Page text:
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angler angling appears artificial bait banks barbel begin better body bottom breed bridge brown called carp catch caught CHAP chub clear colour Complete contains dace deep directions discourse edition eels especially excellent falls feather fish flies four give given grayling ground hair half hand hath head History hook inches JACKSON John kill kind known learned leave live London look master means mentioned miles minnow month nature never observed pearch pike Pisc pond pounds present preserved published rises river roach salmon scholar season shillings side silk sometimes spawn sport stream tail taken tell Thames told trout turn usually Viat vols Walton weight wings worm writing yards
Page 131 - SWEET day, so cool, so calm, so bright, The bridal of the earth and sky, The dew shall weep thy fall to-night, For thou must die. Sweet rose, whose hue, angry and brave, Bids the rash gazer wipe his eye, Thy root is ever in its grave, And thou must die. Sweet spring, full of sweet days and roses, A box where sweets compacted lie, My music shows ye have your closes, And all must die.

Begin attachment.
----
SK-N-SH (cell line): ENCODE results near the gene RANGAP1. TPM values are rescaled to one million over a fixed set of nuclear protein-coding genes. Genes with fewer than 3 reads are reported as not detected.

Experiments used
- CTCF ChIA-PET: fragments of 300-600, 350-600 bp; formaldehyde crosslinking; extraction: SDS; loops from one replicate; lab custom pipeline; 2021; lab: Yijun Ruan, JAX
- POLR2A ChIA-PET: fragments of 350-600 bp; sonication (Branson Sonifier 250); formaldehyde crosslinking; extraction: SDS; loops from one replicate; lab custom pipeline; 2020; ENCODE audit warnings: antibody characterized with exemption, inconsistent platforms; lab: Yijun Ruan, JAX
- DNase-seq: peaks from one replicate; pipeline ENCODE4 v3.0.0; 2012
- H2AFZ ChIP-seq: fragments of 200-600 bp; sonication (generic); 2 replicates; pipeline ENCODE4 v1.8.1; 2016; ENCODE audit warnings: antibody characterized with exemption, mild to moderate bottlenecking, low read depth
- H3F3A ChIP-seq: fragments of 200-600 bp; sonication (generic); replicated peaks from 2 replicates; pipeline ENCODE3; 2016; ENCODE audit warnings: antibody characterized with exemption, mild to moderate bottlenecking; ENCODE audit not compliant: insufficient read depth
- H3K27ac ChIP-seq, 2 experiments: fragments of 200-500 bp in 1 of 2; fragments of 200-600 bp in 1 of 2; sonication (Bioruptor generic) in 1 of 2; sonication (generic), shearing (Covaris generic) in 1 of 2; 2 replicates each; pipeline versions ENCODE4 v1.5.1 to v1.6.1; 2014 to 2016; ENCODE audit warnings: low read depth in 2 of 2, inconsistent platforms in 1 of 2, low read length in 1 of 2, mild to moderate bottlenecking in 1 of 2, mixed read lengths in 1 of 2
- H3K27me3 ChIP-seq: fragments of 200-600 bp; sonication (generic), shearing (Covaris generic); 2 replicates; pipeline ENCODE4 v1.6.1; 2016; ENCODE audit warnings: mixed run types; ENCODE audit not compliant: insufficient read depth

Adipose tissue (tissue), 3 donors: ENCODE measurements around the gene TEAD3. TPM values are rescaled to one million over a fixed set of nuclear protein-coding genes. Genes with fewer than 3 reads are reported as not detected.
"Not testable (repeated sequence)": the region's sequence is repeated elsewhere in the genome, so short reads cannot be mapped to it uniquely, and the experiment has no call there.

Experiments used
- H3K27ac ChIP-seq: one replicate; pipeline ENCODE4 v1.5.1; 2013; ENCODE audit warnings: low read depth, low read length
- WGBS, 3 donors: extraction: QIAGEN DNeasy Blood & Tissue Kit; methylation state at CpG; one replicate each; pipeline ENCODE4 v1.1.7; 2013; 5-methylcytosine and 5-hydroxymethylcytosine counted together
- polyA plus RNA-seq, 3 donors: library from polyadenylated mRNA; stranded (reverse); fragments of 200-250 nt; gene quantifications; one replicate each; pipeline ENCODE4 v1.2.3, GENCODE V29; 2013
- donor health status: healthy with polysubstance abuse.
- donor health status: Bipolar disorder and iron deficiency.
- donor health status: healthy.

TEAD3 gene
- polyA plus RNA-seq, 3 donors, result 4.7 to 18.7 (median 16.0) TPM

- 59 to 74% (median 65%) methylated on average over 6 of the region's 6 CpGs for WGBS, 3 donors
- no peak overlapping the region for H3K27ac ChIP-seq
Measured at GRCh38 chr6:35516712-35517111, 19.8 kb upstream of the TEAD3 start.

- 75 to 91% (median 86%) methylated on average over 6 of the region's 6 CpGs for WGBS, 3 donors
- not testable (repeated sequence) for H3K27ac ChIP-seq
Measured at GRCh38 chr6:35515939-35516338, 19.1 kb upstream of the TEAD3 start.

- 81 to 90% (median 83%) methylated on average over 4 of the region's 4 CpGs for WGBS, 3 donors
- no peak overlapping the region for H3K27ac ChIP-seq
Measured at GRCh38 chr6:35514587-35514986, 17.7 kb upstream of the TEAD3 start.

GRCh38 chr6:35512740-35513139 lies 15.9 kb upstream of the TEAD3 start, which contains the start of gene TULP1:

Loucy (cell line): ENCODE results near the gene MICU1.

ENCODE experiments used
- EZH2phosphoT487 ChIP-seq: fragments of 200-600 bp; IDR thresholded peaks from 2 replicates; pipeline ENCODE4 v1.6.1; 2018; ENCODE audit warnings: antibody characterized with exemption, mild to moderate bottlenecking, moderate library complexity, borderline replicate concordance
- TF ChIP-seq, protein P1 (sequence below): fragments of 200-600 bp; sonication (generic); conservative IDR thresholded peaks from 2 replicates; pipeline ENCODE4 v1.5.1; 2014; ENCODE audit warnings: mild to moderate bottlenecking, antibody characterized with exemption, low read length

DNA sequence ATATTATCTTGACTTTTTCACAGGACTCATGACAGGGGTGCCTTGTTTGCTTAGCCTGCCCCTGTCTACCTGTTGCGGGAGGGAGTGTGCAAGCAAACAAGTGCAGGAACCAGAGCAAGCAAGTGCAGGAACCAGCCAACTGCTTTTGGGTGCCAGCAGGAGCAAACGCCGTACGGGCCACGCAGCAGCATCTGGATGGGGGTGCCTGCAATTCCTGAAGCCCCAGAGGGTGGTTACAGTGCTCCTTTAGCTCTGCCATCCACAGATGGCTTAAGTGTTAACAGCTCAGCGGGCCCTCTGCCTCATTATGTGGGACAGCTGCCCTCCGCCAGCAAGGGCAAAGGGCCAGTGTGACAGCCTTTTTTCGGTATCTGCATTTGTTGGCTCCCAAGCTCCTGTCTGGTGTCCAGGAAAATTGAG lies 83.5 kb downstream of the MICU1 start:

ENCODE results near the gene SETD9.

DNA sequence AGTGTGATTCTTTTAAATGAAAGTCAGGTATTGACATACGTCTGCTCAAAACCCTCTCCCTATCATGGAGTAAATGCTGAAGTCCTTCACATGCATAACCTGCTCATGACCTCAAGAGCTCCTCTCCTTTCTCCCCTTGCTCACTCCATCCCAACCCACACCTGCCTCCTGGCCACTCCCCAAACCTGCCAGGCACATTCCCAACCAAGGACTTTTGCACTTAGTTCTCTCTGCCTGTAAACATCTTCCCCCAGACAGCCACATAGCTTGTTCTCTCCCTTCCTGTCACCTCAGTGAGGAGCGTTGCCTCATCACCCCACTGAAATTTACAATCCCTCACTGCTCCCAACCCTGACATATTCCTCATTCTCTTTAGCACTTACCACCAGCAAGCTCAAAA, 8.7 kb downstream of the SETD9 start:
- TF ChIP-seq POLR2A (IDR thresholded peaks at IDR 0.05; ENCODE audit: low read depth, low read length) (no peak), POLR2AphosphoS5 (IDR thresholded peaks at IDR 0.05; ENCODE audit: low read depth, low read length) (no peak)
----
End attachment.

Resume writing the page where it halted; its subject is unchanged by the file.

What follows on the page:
Page 100 - A honey tongue, a heart of gall Is fancy's Spring but sorrow's fall. Thy gowns, thy shoes, thy beds of roses, Thy cap, thy kirtle and thy posies Soon break, soon wither, soon forgotten, In folly ripe, in reason rotten. Thy belt of straw and ivy buds, Thy coral clasps and amber studs, All these in me no means can move To come to thee and be thy love.
Page 287 - Could I be more than any man that lives, Great, fair, rich, wise, all in superlatives : Yet I more freely would these gifts resign, Than ever fortune would have made them mine ; And hold one minute of this holy leisure Beyond the riches of this empty pleasure.
Page 322 - Dear Solitude, the soul's best friend, That man acquainted with himself dost make, And all his Maker's wonders to intend. With thee I here converse at will, And would be -glad to do so still, For it is thou alone that keep'st the soul awake.
Page 99 - IF all the world and love were young, And truth in every shepherd's tongue, These pretty pleasures might me move To live with thee and be thy love.
Page 99 - With coral clasps and amber studs: And if these pleasures may thee move, Come live with me and be my love.
Page 209 - ... others freeze with angling reeds, And cut their legs, with shells and weeds, Or treacherously poor fish beset, With strangling snare, or windowy net: Let coarse bold hands, from slimy nest The bedded fish in banks out,wrest, Or curious traitors, sleavesilk flies Bewitch poor fishes
Page 286 - I would be wise, but that I often see The fox suspected, whilst the ass goes free: I would be fair, but see the fair and proud, Like the bright sun, oft setting in a cloud: I would be poor, but know the humble grass Still trampled on by each unworthy ass : Rich, hated ; wise, suspected; scorn'd, if poor; Great, fear'd; fair, tempted; high, still envy'd more.